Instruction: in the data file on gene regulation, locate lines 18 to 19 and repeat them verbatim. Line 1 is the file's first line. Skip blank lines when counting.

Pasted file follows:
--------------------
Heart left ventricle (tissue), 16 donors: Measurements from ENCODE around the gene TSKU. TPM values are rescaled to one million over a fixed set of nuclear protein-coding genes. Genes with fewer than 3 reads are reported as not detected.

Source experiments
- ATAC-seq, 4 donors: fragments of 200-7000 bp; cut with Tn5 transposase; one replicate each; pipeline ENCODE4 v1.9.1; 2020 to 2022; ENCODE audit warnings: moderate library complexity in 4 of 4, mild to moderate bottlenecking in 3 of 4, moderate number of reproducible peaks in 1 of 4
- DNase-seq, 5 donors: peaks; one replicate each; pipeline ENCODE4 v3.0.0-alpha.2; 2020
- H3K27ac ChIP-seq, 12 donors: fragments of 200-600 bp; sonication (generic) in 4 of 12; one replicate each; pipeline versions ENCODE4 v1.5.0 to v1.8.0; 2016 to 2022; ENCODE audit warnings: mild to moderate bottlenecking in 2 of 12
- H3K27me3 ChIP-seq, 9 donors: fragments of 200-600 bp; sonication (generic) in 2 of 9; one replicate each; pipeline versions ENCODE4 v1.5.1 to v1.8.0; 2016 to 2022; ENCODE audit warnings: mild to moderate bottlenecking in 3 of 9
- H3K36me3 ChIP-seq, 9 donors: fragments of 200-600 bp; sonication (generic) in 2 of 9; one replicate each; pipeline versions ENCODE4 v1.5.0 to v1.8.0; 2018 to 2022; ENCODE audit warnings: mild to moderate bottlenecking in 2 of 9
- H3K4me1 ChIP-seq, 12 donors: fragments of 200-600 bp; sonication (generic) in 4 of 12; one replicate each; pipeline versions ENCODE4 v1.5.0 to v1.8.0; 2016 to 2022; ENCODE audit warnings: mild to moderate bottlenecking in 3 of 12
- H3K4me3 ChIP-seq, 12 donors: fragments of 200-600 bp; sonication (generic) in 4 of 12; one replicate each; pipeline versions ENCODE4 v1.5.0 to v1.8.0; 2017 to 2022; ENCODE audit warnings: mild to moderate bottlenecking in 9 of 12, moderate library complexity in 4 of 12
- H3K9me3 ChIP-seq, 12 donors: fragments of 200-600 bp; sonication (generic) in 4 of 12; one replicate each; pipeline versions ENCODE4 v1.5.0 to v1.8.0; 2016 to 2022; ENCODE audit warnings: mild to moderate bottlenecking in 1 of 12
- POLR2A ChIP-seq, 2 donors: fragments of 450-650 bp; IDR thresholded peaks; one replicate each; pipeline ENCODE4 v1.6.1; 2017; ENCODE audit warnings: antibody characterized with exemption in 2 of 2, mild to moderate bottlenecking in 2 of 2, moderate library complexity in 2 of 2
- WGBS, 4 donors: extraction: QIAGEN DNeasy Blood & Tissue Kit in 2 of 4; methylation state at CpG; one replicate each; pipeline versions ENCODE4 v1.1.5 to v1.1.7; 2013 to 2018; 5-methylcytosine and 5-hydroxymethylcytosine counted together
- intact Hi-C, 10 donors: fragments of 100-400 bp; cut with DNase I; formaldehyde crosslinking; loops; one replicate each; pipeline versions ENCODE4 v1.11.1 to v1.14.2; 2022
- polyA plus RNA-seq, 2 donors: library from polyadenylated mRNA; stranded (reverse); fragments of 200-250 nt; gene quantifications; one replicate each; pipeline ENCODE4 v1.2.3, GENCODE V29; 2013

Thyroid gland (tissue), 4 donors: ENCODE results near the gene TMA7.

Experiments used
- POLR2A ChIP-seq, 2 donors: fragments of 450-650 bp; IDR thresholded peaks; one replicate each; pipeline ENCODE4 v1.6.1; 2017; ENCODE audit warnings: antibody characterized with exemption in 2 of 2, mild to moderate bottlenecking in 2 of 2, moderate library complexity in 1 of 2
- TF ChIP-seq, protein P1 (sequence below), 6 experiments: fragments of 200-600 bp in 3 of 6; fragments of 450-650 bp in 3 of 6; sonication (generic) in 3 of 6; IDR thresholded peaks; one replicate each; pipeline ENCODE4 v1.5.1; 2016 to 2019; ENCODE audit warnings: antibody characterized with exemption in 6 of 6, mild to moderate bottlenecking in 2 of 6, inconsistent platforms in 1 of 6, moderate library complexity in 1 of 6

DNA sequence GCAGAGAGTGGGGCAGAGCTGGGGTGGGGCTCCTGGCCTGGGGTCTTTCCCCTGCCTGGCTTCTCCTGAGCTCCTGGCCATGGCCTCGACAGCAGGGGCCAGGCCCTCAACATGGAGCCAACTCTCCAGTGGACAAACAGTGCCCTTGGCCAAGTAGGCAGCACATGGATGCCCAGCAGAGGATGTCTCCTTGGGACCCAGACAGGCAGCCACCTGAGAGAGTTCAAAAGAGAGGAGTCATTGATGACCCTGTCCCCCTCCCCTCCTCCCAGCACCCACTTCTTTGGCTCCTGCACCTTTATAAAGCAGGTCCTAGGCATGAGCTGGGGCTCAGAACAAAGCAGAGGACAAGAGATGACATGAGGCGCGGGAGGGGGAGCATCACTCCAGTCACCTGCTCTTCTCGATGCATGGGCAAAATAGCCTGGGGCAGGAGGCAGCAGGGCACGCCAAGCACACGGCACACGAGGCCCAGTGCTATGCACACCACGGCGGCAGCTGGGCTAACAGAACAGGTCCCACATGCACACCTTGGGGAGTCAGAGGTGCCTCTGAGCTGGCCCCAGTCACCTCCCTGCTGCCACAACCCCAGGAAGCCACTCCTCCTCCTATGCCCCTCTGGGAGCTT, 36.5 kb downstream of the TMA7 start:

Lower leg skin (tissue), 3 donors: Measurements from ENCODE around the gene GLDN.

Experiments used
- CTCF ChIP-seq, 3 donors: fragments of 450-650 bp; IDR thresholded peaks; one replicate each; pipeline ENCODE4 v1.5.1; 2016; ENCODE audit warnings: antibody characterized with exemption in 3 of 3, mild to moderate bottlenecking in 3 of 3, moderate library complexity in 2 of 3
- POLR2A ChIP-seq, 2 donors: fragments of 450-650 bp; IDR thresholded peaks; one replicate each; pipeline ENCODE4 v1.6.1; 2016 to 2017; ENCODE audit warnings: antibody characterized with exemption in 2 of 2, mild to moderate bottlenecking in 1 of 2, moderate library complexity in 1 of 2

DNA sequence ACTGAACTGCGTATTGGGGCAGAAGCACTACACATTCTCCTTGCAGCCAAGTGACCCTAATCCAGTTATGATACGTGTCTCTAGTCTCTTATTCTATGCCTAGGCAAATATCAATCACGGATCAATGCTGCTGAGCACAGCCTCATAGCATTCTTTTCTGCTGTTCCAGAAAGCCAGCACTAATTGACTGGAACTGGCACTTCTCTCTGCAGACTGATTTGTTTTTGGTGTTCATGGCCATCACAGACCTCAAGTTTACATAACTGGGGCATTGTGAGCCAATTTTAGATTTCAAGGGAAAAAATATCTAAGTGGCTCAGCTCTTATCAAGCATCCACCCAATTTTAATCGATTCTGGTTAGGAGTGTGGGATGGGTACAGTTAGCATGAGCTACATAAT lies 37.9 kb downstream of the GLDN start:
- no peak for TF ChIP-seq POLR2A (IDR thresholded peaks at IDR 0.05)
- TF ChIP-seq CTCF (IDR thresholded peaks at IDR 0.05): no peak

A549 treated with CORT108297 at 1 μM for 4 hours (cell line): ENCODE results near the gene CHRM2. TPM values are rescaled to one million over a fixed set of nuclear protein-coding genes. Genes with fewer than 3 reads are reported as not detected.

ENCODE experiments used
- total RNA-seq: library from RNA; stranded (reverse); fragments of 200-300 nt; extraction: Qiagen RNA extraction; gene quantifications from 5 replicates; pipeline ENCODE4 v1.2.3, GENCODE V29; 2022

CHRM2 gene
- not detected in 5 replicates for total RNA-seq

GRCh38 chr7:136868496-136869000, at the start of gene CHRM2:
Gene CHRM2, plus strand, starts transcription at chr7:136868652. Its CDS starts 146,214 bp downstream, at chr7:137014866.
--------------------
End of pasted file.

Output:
- TF ChIP-seq, protein P1 (sequence below), 6 experiments: fragments of 200-600 bp in 3 of 6; fragments of 450-650 bp in 3 of 6; sonication (generic) in 3 of 6; IDR thresholded peaks; one replicate each; pipeline ENCODE4 v1.5.1; 2016 to 2019; ENCODE audit warnings: antibody characterized with exemption in 6 of 6, mild to moderate bottlenecking in 2 of 6, inconsistent platforms in 1 of 6, moderate library complexity in 1 of 6

DNA sequence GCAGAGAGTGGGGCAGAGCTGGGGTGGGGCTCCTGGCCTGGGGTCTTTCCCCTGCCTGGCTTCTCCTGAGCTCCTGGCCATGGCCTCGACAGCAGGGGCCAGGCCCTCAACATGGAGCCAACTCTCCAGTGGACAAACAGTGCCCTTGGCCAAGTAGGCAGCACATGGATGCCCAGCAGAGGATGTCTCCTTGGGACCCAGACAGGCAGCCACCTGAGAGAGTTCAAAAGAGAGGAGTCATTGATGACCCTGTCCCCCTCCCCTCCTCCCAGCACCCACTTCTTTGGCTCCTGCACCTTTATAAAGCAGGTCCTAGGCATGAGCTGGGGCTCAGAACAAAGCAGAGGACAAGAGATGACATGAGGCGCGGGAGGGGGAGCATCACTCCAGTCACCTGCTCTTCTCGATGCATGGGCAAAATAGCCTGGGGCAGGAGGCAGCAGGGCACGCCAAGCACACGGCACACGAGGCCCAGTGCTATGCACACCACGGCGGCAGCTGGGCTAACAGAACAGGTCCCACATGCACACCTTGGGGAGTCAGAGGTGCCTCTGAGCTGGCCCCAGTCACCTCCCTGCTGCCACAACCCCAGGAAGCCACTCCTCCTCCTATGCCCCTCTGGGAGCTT, 36.5 kb downstream of the TMA7 start: